2      Overhaul Of Application Security Requirements

Those of you familiar with the old ÖNORM A 7700:2008 will recognize the new ÖNORM A 7700-3:2019 as the updated and significantly improved version of the former standard. While none of the established topics have been dropped, new important aspects were introduced throughout the document.

One attack vector that wasn’t previously covered explicitly is Session-Riding. That has been troublesome in the past, as its primary manifestation in the form of Cross-Site-Request-Forgery (CSRF) is a wide-spread problem in web applications. The new version of the standard closes this gap.

Some other noteworthy improvements are the introduction of Click-Jacking protection, protection against insecure serialization and deserialization, and specific requirements regarding logging of security events.

If you use the ÖNORM A 7700 as a requirement document for RFPs, you’ll also be happy to find a section that defines specific requirements concerning security-relevant documentation – an area often neglected by vendors.

3      New Requirements For Secure Operations Of Web Applications

So far, the scope of the ÖNORM A 7700 was limited to the application itself. With the introduction of ÖNORM A 7700-4:2019, the scope was expanded to secure operations as well. One of the bigger challenges during the standardization process was defining what really should be included in the ÖNORM itself, and which aspects should be handled by other standards and guidelines. Replicating controls from management standards like the ISO/IEC 27002:2013 was not reasonable. Therefore, we decided to require an established security management system as a baseline for compliance with ÖNORM A 7700-4. All other requirements are built on top of it.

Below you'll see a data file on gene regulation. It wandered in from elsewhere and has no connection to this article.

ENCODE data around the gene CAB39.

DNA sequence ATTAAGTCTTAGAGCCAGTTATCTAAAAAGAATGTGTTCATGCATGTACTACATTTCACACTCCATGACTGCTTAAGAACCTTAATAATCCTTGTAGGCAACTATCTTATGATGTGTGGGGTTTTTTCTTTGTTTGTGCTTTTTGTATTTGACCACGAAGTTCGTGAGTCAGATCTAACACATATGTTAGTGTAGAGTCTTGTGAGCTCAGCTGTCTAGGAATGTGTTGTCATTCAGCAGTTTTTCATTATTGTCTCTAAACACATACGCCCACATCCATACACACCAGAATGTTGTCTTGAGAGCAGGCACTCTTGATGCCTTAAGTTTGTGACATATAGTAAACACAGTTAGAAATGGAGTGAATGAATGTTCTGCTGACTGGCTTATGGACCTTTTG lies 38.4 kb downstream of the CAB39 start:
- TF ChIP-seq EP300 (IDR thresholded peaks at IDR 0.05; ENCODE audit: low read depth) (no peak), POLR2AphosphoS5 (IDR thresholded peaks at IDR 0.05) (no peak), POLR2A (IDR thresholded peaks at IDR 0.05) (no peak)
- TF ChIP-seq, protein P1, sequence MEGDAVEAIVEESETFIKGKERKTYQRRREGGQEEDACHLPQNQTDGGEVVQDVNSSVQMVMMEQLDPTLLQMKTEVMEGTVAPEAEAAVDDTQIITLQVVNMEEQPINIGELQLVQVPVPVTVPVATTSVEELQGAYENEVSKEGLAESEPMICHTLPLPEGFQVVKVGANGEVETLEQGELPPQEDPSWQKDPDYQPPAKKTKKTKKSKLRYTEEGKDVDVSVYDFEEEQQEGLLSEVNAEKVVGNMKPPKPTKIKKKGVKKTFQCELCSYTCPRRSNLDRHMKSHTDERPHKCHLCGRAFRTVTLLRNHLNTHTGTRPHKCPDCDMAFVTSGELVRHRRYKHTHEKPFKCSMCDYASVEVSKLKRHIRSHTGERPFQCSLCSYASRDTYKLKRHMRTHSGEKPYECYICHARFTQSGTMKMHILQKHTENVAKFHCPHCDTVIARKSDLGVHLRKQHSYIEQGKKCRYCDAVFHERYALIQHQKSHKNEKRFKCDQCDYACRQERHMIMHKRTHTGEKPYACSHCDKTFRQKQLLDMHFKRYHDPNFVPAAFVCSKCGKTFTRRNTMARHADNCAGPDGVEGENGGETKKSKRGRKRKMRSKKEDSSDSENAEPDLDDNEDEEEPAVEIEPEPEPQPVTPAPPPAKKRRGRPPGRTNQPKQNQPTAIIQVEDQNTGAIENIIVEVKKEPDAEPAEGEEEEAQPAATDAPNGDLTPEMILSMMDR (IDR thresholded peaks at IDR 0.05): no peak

Those requirements include the following topics among others:

  • Enforcing the minimum principle in several areas
  • Selection and maintenance of programming languages, frameworks, and other components